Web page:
Iowa virus vaccinations to move to nursing homes next week
JOHNSTON, Iowa (AP) — The vaccination of Iowa’s nursing home residents is set to begin next week, after a error in the distribution of vaccines threatened to delay the process.
State officials said Tuesday that to be able to begin vaccinating people at long-term care facilities on Dec. 28, as planned, the state had to have at least 50% of the vaccine needed for its nursing home population held in reserve, according to a federal rule. The government, however, eased that regulation since the state was shorted on its initial vaccine shipment.
Iowa initially expected 172,000 doses of Pfizer and Moderna vaccine in December, but that amount was cut last week by 22% to 138,300.
Gen. Gustave Perna, the head of logistics for the federal Operation Warp Speed initiative, accepted blame for the error, saying he didn’t realize not all vaccines were ready to ship.
Gov. Kim Reynolds called the mistake a bump in the road and asked Iowans to be patient as officials work through the logistics.
Iowa Department of Public Health interim director Kelly Garcia said at a news conference that despite the error in initial vaccine delivery, arrangements have been made with pharmacy companies to deliver the vaccine to nursing homes next week.
“In a system this large — in a system where humans are taking care of humans — we will inevitably make mistakes. But when we do, we will acknowledge them, correct them and build a path forward, and we are moving forward,” Garcia said.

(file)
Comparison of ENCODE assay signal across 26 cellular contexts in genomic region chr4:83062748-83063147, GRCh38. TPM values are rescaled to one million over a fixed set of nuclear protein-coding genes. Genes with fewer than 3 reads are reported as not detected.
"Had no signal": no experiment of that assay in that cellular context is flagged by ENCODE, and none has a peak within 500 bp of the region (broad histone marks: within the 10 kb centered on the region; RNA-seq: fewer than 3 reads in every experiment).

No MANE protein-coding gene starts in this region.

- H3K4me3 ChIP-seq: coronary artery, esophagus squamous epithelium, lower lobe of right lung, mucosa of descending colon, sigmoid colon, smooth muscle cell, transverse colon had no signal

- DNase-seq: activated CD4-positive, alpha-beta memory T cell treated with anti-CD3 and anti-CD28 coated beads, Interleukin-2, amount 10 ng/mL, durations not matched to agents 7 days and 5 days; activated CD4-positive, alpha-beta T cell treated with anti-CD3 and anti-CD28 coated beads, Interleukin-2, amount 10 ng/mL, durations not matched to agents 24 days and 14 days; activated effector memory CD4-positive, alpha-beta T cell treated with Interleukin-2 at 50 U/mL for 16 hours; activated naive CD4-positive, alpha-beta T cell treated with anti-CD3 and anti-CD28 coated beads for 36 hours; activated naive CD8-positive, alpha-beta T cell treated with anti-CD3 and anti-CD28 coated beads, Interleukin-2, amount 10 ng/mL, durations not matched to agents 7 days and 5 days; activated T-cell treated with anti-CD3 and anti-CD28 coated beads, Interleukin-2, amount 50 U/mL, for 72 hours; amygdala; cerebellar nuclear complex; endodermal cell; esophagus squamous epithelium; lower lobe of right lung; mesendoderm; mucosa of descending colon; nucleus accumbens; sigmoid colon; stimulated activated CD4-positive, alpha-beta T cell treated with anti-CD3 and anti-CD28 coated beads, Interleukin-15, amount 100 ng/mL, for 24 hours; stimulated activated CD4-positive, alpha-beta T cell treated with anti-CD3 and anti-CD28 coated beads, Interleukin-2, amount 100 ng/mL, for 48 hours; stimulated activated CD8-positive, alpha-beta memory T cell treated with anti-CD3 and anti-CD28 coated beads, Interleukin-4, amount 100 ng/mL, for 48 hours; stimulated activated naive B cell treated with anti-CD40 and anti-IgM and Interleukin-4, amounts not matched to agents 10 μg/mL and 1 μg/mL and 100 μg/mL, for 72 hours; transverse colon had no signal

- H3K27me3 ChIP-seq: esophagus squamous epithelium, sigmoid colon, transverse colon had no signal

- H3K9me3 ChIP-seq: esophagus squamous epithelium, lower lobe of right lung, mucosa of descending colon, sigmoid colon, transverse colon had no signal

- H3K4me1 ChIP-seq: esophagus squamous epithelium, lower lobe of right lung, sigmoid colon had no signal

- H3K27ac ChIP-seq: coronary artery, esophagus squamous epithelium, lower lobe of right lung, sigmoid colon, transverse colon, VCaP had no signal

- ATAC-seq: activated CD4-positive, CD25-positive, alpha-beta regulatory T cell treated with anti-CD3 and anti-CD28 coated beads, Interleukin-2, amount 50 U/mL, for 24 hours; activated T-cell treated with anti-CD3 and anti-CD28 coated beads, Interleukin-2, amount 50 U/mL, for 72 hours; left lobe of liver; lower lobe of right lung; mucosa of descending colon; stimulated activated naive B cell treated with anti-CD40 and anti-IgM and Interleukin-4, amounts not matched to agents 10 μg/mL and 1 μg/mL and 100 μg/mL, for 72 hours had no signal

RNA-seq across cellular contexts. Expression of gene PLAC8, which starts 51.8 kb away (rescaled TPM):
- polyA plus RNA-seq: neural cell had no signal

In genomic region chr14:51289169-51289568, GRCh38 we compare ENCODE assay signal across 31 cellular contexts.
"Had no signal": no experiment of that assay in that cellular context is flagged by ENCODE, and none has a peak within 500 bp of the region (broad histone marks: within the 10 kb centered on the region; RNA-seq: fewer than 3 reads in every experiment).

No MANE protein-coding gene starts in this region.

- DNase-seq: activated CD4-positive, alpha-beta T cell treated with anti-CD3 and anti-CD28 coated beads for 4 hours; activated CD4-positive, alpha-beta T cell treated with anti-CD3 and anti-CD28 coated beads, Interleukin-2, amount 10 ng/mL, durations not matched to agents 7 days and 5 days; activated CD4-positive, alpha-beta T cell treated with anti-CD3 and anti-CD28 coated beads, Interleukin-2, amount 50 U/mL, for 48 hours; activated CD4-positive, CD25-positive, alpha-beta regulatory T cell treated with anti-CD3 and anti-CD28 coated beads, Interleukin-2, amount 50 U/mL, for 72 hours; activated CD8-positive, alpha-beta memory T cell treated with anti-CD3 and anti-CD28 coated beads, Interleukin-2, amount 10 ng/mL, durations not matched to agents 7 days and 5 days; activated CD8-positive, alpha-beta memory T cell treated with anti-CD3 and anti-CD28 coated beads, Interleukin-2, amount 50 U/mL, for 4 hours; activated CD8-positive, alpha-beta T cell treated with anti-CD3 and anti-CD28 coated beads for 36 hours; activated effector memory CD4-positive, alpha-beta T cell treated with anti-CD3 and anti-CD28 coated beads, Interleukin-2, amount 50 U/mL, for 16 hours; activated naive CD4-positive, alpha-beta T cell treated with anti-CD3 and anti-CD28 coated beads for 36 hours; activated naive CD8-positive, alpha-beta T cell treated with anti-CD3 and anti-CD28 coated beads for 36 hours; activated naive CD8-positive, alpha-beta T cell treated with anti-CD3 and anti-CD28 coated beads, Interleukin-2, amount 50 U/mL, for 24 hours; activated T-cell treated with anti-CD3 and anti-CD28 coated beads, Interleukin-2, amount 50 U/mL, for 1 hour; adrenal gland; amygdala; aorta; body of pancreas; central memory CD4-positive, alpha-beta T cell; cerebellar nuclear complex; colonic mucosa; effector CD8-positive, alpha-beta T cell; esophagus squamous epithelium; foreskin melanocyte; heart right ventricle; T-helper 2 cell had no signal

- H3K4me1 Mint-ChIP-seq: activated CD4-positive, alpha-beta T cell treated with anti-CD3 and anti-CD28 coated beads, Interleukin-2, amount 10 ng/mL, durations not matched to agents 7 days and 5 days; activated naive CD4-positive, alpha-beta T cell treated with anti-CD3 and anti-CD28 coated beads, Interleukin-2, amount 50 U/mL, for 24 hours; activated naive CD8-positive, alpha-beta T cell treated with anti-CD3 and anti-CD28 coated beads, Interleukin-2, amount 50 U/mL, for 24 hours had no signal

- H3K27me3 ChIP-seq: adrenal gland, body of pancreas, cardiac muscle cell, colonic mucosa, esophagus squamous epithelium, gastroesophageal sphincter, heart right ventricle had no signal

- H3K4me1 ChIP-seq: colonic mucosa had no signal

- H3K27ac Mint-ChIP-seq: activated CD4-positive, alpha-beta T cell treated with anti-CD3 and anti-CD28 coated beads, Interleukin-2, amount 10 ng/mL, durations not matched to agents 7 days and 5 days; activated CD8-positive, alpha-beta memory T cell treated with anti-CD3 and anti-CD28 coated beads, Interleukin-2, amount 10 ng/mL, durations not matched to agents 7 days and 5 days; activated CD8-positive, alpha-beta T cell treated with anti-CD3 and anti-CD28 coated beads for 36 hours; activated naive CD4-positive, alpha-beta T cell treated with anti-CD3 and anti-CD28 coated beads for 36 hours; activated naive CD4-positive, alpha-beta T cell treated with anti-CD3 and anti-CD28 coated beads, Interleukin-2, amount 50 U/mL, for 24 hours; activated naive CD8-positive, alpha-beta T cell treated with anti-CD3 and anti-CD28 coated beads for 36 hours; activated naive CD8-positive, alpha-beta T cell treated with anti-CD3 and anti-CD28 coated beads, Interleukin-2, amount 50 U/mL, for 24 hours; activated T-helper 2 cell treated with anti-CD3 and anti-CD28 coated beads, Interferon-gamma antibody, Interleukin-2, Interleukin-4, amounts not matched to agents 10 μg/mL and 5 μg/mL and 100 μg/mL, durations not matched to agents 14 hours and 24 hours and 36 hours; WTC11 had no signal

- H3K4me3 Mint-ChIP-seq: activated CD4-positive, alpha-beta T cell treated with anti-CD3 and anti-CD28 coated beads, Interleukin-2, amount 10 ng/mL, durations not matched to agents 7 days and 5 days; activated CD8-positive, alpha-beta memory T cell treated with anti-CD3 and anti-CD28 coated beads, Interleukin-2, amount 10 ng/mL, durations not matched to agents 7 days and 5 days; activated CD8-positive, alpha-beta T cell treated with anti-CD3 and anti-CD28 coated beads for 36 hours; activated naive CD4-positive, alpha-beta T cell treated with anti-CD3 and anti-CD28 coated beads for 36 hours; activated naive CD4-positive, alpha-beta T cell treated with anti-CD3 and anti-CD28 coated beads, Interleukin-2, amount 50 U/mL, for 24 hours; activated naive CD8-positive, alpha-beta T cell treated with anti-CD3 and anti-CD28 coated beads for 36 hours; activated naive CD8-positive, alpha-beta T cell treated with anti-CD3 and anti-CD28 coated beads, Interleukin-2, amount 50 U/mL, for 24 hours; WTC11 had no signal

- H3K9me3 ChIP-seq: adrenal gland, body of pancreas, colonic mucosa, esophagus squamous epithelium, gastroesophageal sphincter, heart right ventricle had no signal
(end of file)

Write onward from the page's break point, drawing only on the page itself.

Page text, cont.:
Iowa received about 26,000 doses of Pfizer vaccine last week. The priority was to first vaccinate frontline health care workers, and 8,400 vaccinations were completed, Reynolds said. Public health officials said more were being scheduled.
Moderna’s vaccine has also begun to arrive in Iowa after it was approved for emergency use by federal regulators on Friday. It is more suited than Pfizer’s vaccine for use in rural areas since it doesn’t require special ultra-cold storage freezers. The Moderna supply is being distributed to hospitals and clinics in all of Iowa’s 99 counties.
Iowa reported another 64 COVID-19 deaths on Tuesday, bringing its pandemic death toll to 3,653. Iowa ranked 12th-highest in the nation in per capita COVID-19 deaths on Tuesday, with 113 per 100,000 people, according to researchers at Johns Hopkins University.
Iowa health officials said 651 people remained hospitalized and 140 were in intensive care units. Although those numbers have dropped in recent weeks, they remain high, as have care center outbreaks, which stood at 133 facilities. Iowa posted 1,276 new virus cases on Tuesday.
Reynolds also said at the news conference that she remains convinced that schools must return to in-person learning.